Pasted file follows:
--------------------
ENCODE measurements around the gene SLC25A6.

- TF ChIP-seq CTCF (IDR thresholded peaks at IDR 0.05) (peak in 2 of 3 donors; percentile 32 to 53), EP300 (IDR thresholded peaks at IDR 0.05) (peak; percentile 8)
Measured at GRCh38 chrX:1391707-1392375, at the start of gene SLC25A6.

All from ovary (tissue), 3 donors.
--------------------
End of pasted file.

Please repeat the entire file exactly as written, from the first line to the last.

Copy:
ENCODE measurements around the gene SLC25A6.

- TF ChIP-seq CTCF (IDR thresholded peaks at IDR 0.05) (peak in 2 of 3 donors; percentile 32 to 53), EP300 (IDR thresholded peaks at IDR 0.05) (peak; percentile 8)
Measured at GRCh38 chrX:1391707-1392375, at the start of gene SLC25A6.

All from ovary (tissue), 3 donors.